"Rave" Review

Prodigy - The Fat Of The Land
(Maverick Records)
3 stars (out of 5 stars)

By Tony Bonyata

Lock up your women and children. The techno-rave band Prodigy have just unleashed their latest installment of menacing acid-noise on the album The Fat Of The Land, and it is sure to offend as many people(with it's brutal lyrics) as it will please others (with it's hardcore industrial soundscapes).
Prodigy began their musical odyssey in the early '90's when keyboardist and band mentor Liam Howlett began playing at all-night dance parties throughout England. These parties, referred to as 'raves', were set up illegally in bizarre places, such as abandoned warehouses and out of the way fields. The party goers would only find out the location through a series of secret messages posted throughout the underground scene. Industrial and ambient music dominated the raves as the kids danced through into the early morning, fueled by dizzying lights and the drug Ecstasy.
Morphing the industrial sounds of the great Chicago-based Wax Trax record label (Front 242, Ministry and RevCo) along with hip-hop and London house-music, The Fat Of The Land cuts as sharp and deep as a steel meat cleaver. While not as apocalyptic as Ministry nor as intelligent as The Chemical Brothers or Moby, Prodigy nonetheless delivers a hazardous, sonic music for todays youth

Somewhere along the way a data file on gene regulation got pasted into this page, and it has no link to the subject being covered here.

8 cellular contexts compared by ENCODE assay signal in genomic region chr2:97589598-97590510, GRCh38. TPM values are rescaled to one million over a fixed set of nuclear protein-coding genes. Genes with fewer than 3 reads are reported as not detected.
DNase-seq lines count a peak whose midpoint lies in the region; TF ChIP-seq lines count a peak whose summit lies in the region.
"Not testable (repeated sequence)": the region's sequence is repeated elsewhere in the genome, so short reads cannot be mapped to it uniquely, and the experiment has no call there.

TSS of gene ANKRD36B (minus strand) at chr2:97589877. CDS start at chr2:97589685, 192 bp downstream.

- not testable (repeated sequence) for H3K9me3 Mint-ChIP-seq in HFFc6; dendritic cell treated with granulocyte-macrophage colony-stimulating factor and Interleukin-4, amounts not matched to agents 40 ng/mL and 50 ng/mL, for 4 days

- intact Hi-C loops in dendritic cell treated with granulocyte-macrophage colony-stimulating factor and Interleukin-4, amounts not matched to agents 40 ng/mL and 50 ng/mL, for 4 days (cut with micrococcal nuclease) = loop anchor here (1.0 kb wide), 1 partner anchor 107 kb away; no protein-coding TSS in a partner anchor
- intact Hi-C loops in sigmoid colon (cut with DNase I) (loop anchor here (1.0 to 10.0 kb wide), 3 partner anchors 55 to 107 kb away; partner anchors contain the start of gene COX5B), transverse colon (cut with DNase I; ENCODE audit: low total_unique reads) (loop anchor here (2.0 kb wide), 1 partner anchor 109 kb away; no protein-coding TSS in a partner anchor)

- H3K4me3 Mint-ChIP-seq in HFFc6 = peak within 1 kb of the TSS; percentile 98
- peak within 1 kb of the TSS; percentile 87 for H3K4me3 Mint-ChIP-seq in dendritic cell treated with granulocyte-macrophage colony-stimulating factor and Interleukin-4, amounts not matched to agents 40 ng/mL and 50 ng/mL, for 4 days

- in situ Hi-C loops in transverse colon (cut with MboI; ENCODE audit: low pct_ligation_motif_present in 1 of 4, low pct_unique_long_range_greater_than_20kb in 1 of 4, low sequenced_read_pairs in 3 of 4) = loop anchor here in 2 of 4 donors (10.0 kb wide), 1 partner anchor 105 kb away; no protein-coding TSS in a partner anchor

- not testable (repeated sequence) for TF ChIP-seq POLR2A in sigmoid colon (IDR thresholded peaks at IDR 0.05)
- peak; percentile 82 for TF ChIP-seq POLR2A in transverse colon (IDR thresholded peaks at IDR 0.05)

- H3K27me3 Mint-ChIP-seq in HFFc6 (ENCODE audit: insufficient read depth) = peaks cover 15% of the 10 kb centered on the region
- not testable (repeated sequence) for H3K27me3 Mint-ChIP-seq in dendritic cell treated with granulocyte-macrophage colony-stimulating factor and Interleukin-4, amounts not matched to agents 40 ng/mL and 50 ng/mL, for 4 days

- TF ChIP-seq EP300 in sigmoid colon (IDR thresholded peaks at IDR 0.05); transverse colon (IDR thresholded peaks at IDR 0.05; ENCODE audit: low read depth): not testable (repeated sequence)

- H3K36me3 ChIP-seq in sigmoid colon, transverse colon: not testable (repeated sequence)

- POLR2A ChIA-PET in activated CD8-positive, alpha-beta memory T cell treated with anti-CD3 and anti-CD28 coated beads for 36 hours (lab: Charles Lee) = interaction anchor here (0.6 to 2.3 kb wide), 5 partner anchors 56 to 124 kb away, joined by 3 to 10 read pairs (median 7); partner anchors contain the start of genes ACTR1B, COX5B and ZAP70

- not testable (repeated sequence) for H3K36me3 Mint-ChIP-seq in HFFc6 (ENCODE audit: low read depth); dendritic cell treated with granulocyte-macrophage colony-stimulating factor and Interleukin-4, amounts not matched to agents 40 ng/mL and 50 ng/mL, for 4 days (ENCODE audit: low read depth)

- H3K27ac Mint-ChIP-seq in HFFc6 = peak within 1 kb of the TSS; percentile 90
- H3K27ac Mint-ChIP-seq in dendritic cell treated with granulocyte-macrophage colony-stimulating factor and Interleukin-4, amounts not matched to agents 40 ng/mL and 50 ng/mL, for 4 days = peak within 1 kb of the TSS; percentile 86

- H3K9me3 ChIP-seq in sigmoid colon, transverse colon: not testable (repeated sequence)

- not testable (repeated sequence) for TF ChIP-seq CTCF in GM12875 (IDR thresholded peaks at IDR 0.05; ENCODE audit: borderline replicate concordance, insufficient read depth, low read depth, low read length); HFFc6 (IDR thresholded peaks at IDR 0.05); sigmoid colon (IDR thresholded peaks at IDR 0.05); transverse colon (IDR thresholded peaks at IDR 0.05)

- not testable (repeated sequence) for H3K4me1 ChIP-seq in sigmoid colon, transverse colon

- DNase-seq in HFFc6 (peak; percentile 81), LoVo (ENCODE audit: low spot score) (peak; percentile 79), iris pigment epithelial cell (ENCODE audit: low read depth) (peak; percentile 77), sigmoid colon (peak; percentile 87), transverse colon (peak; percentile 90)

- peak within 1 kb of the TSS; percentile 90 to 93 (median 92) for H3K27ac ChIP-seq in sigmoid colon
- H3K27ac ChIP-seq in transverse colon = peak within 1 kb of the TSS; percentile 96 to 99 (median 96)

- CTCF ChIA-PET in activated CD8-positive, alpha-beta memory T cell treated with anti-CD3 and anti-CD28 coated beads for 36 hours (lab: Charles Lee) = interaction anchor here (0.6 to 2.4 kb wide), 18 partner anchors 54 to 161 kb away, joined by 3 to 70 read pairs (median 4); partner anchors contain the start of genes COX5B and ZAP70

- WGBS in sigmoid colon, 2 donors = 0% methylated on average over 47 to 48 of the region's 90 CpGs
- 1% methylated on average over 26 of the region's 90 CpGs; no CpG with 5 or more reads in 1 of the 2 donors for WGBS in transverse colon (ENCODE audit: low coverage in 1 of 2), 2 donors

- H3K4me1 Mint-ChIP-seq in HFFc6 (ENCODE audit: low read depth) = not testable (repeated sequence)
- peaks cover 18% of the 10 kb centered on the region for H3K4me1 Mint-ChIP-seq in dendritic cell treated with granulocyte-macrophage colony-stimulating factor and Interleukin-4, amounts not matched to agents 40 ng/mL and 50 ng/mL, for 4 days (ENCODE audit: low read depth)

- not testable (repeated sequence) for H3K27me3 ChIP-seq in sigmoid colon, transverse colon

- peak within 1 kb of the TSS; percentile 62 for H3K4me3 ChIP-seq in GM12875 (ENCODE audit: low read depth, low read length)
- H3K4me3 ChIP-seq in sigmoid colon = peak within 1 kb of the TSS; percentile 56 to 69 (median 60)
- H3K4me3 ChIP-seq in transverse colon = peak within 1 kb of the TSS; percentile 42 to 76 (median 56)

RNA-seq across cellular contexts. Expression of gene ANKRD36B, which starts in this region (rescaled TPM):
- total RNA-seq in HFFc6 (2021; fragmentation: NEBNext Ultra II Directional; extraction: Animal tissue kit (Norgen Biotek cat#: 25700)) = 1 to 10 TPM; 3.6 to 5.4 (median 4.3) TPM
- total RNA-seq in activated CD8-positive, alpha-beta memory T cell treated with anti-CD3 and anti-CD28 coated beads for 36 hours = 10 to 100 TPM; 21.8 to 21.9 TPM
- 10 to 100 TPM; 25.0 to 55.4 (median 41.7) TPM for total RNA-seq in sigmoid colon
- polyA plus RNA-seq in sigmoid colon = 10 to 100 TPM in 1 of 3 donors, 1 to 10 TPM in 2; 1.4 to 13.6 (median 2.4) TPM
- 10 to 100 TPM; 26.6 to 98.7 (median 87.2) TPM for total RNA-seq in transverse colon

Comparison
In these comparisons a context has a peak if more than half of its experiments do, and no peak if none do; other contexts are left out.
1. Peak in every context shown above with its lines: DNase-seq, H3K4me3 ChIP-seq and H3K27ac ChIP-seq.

. On their singles "Breathe" and "Firestarter" singer Keith Flint spits out the lyrics with a snarling, rotten, Sex Pistol-like delivery. Ultramagnetic MC's Kool Keith lends a helping hand with his distinctive rap vocals on the song "Diesel Power", while Kula Shaker's Crispian Mills takes the spotlight as he chants with a canned voice on "Narayan". Hard-edged guitars, bum-rushing tempo changes and punkish vocals dominate "Serial Thrilla" and the cover-song "Fuel My Fire", from the West Coast 'grrrrl' band, L7.
With the popularity of The Fat Of The Land, Prodigy has finally brought the forbidding sounds of the underground dance scene to the top-twenty. Be forewarned.

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